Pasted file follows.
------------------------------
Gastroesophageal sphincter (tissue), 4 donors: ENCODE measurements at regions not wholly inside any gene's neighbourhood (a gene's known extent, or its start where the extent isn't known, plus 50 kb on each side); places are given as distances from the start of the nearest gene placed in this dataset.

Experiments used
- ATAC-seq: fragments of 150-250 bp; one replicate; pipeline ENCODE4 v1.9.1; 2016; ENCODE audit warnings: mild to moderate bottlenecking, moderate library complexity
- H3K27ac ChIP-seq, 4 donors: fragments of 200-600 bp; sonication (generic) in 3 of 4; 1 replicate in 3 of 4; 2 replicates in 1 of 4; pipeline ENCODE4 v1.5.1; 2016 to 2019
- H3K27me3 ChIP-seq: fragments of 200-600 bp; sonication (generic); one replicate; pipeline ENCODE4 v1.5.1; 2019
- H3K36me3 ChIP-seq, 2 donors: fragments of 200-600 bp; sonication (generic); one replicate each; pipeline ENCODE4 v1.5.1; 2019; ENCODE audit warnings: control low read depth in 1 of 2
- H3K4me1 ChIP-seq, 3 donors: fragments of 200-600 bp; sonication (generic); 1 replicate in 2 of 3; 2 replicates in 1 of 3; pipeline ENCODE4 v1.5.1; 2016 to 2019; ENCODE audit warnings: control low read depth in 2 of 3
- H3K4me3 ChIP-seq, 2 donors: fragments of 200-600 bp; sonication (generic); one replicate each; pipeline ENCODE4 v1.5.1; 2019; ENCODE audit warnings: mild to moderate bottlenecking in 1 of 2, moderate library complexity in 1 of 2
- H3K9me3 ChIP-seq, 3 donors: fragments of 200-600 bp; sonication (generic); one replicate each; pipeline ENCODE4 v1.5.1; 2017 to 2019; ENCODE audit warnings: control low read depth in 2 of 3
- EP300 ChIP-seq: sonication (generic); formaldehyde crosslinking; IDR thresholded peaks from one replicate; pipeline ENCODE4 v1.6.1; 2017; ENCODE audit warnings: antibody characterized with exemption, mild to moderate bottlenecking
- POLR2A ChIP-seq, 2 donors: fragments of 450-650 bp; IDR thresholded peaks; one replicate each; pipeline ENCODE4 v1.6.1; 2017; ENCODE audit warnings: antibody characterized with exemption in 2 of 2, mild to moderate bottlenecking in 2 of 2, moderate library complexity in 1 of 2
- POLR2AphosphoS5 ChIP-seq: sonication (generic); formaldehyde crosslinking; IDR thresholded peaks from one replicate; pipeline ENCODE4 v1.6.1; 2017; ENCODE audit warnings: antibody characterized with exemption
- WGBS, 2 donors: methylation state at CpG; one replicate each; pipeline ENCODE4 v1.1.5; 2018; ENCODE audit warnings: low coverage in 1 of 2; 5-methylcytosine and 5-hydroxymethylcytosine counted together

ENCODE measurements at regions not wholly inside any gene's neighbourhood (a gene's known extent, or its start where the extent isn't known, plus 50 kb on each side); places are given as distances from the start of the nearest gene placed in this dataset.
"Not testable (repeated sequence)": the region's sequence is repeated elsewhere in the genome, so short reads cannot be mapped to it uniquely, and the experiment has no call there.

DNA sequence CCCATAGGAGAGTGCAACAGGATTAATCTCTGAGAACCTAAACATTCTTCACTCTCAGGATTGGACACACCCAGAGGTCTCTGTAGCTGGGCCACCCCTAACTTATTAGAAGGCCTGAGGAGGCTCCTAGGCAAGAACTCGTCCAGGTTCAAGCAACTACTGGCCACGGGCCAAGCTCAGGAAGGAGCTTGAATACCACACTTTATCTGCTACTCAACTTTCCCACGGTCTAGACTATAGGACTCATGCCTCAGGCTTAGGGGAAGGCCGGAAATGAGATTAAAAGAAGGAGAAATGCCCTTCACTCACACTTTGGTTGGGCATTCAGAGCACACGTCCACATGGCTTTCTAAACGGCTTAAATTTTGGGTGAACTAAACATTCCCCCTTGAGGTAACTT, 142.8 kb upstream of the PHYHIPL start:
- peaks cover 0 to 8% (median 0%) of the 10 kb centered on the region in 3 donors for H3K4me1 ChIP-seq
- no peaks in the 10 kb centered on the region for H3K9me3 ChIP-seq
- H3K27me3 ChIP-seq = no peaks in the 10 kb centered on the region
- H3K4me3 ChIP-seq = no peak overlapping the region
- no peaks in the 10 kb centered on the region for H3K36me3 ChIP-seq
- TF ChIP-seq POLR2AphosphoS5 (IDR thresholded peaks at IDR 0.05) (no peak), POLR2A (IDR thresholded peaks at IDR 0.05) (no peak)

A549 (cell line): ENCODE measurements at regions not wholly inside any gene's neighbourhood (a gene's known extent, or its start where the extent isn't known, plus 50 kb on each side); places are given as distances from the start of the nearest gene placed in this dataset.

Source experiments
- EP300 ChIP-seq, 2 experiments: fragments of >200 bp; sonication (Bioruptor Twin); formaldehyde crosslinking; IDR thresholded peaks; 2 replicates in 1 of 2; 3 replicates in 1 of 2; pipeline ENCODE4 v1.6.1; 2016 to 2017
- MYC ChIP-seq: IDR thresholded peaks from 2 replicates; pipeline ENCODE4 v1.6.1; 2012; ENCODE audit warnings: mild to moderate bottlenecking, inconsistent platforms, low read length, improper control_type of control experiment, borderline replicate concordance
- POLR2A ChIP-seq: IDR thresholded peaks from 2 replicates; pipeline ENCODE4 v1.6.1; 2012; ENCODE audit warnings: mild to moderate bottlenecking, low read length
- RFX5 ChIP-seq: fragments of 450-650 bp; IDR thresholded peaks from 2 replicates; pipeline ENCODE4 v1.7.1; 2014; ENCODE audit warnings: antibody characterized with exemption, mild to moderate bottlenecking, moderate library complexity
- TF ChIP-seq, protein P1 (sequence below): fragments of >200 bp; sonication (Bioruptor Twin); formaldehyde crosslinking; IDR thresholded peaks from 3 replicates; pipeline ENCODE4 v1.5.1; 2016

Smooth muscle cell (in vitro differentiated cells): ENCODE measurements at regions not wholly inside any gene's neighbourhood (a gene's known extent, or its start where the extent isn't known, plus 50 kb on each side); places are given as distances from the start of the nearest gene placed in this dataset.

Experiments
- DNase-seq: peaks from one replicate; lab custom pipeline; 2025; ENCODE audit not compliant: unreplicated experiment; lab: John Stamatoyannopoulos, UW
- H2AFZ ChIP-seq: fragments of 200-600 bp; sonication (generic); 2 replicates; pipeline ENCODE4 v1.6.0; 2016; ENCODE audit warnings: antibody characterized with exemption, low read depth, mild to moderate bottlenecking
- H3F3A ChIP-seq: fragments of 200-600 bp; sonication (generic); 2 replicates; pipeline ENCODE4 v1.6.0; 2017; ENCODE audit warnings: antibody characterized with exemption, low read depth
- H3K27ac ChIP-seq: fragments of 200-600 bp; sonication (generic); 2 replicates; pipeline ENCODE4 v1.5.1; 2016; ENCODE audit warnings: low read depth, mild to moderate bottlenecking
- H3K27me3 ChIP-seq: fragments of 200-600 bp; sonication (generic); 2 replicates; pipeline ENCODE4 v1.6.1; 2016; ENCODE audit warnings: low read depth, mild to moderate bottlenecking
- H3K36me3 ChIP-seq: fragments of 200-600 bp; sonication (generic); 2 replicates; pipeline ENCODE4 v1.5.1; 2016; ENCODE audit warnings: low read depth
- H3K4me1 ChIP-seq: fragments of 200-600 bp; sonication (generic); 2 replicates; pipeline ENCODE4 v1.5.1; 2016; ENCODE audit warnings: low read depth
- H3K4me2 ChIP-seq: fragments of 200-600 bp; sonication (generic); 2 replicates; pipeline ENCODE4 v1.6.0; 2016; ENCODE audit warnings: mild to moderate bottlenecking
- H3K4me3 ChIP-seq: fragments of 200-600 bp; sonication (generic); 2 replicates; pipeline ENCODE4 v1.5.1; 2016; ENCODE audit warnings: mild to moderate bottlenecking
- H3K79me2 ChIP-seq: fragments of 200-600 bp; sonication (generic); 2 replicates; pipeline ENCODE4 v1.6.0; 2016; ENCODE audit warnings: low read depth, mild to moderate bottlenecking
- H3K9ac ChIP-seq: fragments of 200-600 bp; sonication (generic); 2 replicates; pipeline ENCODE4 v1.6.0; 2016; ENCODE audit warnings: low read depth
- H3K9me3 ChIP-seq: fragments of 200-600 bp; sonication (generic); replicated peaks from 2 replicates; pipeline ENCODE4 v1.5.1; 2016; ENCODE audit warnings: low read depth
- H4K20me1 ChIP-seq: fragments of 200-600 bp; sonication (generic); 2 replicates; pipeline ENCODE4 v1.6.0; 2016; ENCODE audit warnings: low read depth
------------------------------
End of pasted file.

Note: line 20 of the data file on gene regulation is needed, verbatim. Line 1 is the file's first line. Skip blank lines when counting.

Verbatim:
- H3K4me3 ChIP-seq = no peak overlapping the region